Guru Sharma wrote:Hi
you can very well go ahead with Java Swing. Complete Stand alone solution for GUI Development.
You can also try GWT (Google Web Tool kit)
Ernest Friedman-Hill wrote:Swing is part of the core Java APIs; it's not going anywhere.
My suspicion was confirmed by Karsten Lentzsch a well-known Swing developer and one of the member of the expert group in a dicussion in the mailing list:
"I doubt that it can be included in Java 7; and I'll vote against it."
"There's no activity in the expert group, and no visible progress
in the public code base. Anyway I hope that Sun will revive this JSR.
At least, it would help if someone from Sun could comment what's going
Ernest Friedman-Hill wrote:None of that has anything to do with Swing; it's about a proposal for something completely separate called the "Swing Application Framework (SAF)," which looks like it's dying on the vine. That doesn't really mean anything.
Note that SWT was created as a part of Eclipse, an IDE and also an application platform. Sun's own "NetBeans" IDE, which is equivalent in many ways to Eclipse, is built with Swing. So to the extent that Eclipse is a "SWT Application Framework", Swing already has an application framework; SAF as described here is kind of redundant. perhaps that's why it lost steam and died.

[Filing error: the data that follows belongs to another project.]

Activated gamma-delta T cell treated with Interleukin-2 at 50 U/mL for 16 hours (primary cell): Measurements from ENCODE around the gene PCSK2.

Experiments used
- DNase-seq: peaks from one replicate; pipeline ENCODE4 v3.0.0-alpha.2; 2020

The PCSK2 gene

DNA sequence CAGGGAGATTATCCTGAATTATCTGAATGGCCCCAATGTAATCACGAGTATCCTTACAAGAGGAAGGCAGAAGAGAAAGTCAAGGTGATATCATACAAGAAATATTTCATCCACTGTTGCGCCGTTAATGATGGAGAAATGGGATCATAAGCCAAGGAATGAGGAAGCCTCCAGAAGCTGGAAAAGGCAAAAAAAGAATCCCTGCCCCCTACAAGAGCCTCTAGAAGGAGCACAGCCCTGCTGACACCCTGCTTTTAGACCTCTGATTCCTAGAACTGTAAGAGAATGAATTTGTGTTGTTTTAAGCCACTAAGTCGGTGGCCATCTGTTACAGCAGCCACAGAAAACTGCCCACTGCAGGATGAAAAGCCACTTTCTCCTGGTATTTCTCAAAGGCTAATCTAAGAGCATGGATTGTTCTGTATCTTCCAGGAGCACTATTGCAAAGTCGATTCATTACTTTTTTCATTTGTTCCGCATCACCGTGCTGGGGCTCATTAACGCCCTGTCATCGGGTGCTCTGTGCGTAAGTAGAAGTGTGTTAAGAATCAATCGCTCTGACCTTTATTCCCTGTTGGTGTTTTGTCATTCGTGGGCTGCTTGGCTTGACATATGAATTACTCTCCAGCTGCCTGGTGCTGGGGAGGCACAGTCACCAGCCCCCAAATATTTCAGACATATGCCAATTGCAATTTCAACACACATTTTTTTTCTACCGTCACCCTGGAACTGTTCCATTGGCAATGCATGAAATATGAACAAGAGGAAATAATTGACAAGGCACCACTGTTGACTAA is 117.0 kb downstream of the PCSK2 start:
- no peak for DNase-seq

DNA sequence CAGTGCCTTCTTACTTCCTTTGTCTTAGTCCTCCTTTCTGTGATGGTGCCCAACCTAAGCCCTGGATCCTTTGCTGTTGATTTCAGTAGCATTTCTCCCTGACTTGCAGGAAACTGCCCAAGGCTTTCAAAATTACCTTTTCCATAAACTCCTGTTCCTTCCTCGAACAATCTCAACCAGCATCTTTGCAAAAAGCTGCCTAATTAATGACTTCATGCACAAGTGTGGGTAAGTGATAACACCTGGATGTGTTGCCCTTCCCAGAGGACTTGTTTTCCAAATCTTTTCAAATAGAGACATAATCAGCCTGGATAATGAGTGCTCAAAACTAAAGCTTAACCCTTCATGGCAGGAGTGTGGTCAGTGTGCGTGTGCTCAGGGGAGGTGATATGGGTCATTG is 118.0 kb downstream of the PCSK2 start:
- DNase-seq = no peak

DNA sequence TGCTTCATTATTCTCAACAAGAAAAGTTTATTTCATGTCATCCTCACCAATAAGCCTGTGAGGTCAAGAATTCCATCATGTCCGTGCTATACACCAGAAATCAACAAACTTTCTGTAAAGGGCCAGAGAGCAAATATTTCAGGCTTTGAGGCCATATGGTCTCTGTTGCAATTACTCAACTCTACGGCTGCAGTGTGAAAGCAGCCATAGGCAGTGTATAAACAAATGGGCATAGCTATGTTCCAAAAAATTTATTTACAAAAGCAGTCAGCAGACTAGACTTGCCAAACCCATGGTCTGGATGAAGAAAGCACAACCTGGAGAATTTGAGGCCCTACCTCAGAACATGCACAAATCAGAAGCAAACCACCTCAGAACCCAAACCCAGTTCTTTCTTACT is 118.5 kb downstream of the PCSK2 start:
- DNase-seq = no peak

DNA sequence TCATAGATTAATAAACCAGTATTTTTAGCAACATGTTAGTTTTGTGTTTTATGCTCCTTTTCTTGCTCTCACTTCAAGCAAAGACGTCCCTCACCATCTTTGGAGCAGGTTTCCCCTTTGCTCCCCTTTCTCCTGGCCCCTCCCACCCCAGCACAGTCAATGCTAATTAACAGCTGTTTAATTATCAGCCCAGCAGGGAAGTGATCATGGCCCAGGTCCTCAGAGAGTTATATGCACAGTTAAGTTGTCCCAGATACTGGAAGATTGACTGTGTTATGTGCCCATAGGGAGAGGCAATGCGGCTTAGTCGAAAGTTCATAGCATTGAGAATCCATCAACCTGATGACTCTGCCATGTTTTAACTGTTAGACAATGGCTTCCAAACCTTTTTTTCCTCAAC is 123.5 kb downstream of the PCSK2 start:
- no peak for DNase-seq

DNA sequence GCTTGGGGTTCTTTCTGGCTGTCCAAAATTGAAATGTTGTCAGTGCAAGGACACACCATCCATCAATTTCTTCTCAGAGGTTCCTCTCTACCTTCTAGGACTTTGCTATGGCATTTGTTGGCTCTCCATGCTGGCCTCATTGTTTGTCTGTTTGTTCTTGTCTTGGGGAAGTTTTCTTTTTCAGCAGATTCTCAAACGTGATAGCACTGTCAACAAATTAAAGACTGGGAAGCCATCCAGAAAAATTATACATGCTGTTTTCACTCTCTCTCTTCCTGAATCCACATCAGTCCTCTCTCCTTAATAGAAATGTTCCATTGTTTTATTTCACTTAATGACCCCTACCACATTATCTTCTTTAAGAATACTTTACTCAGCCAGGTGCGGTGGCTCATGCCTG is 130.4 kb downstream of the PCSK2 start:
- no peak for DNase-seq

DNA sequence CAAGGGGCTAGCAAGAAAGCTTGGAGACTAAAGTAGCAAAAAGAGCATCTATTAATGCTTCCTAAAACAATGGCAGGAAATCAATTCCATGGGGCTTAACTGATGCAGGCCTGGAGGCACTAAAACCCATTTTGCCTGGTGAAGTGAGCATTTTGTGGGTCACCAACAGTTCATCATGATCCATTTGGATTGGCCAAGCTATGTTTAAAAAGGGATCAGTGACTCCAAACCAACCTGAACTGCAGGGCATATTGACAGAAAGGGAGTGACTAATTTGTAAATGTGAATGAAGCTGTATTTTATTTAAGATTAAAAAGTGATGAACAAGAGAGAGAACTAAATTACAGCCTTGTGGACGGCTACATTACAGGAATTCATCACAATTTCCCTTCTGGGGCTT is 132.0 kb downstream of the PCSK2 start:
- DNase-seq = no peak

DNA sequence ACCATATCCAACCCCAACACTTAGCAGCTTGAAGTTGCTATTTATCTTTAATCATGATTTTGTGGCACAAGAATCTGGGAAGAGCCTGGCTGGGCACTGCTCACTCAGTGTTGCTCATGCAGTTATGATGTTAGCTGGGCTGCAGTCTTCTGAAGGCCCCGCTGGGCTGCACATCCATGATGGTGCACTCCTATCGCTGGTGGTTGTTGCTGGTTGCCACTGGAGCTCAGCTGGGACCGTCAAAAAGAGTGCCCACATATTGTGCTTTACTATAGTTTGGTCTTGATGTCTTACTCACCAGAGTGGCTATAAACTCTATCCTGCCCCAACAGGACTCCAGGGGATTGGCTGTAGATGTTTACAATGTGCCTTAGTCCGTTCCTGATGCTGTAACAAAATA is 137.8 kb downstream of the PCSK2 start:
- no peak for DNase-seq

Gregg Bolinger wrote:Although core Swing doesn't have any significant work currently going on to speak of, there is plenty of technologies built with Swing that are highy active. As Ernest said, Netbeans. IntelliJ's IDEA is also built with Swing. Griffon is a groovy based framework for creating Swing applications. There's actually lots going on if you just bothered to hit the interwebs a bit.
Long story short, Swing isn't going anywhere so its a safe bet. That doesn't necessarily mean SWT is the wrong choice though. Kind of depends on your ultimate goal (get a job, get a promotion, learn something new, create your own product, etc).
Freddy Wong wrote:I also don't think that Swing will die anytime soon. There are still a lot of number of applications written in Swing. I can't answer which one you should choose. It all depends on your needs. As far as I know, there are a lot of more books on Swing than SWT. You can probably learn Swing first, then learn SWT once you've become proficient with GUI framework. I believe learning SWT shouldn't be too difficult afterwards.
Freddy Wong wrote:It's definitely worth trying. But it's good to know some basic of Swing first before you delve into NetBeans Platform
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